There is a universal structure that underlies almost all of human functioning. Masters of their craft value it. Others ignore it at their peril. It is enormously simple, and yet incredibly complex. The three-act structure is the anchor that guides almost every meaningful interaction we encounter. Why does it work the way it does? Where does its power come from? Most importantly, how do you apply meaningfully?
All of us take notes. How we learned to do that, though, varies. Our approach has evolved over time, trying to keep up with our need to stay organized and on top of the world around us. Over the past few months, Mark has taken a deep dive into the world of note taking, researching what has revealed itself to be a deep and convoluted rabbit hole. If you strive for organization, this is a webinar that you won’t want to miss.
Words have power. The words we choose have a great deal of influence on the meaning that we create, and the meaning that we hide. Mark Mullaly looks past labels to explore how they are used—and misused—and what we can to create better meaning.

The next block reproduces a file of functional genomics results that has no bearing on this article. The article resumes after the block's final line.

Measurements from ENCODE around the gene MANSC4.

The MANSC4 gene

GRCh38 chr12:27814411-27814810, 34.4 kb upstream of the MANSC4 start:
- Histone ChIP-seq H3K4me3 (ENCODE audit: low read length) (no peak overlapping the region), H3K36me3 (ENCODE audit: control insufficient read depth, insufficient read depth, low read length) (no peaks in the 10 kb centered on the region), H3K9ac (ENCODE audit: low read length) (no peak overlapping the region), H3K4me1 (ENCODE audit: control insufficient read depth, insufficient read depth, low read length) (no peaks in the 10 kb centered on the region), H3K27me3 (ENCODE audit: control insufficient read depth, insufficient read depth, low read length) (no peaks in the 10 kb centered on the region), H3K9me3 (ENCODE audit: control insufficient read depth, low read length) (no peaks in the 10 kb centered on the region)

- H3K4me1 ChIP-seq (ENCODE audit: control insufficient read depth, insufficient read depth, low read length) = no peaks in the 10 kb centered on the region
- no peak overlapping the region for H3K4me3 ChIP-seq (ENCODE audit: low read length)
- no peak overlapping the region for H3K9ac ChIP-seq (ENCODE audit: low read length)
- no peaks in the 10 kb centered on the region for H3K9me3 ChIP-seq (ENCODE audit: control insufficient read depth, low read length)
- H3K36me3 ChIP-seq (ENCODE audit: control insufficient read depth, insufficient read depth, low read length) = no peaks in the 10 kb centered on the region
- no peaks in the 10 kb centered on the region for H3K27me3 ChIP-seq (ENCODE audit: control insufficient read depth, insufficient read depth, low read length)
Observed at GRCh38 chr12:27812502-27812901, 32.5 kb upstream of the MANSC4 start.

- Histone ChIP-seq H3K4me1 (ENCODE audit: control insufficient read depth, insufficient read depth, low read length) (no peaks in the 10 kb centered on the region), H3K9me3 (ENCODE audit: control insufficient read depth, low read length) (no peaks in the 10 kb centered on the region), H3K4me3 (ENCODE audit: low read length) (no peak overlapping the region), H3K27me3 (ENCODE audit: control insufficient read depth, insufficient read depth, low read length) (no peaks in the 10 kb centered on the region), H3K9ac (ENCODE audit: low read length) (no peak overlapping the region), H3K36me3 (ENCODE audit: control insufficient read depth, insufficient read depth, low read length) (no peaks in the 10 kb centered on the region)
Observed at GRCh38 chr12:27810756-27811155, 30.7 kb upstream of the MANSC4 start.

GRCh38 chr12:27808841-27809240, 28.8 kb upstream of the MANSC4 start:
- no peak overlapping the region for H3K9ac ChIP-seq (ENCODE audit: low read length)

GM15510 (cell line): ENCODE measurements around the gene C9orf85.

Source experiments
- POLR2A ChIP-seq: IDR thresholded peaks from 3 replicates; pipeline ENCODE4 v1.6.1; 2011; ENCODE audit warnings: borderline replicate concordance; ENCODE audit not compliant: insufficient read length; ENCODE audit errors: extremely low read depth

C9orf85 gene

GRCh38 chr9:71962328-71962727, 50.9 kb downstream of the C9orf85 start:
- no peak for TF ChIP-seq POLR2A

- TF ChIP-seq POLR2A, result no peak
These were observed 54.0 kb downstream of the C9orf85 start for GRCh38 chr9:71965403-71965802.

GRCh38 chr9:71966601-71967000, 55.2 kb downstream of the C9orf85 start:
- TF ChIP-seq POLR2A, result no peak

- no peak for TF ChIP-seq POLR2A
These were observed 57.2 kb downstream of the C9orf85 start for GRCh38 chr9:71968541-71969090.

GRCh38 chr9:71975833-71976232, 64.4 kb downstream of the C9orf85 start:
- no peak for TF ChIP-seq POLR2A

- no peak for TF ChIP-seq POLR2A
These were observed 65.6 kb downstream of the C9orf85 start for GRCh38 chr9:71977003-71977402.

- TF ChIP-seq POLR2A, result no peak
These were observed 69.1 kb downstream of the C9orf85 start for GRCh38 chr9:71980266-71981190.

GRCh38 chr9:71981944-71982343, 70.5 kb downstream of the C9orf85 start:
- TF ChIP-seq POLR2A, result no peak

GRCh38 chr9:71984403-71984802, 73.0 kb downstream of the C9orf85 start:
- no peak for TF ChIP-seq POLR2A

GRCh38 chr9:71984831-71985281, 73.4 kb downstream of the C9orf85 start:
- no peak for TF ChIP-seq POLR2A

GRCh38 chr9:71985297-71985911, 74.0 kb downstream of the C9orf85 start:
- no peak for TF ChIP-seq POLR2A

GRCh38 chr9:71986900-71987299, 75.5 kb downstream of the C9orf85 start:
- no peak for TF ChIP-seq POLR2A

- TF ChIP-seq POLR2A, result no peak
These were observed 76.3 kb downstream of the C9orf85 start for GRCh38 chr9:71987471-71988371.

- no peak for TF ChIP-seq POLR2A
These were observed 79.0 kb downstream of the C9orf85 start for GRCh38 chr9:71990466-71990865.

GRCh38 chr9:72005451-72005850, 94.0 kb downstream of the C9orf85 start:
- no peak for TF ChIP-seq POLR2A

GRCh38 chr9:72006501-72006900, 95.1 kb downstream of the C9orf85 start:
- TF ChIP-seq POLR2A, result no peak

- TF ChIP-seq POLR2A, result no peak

Resilience is something that is considered to be an essential capability. Particularly now, in the midst of a pandemic, we are told that people, teams and whole organizations need resilience. Our viability is a product of how resilient we are. The problem is that our understanding of what resilience is—and is not—is flawed. That has very real consequences for our ability to cope, to continue and to thrive. We need to rethink what resilience is, and what it means to genuinely be resilient. This is the place to start.
Story matters. While we recognize the importance of story, we also often downplay it. We are taught that data is king, that facts and rationality and objectivity are the way the world works. The problem is, that’s not exactly true. Facts do play a role. But story matters more. Crafting good story is an essential skill for anyone who needs to enrol others in a course of action. That would be all of us.
Where do you want to go? What is your dream for the future? Building concrete plans is challenging. We often feel like we have too many choices and opportunities. We feel life is too random, that opportunity happens, and that circumstances change. Planning still makes sense, and there is a way to go about it.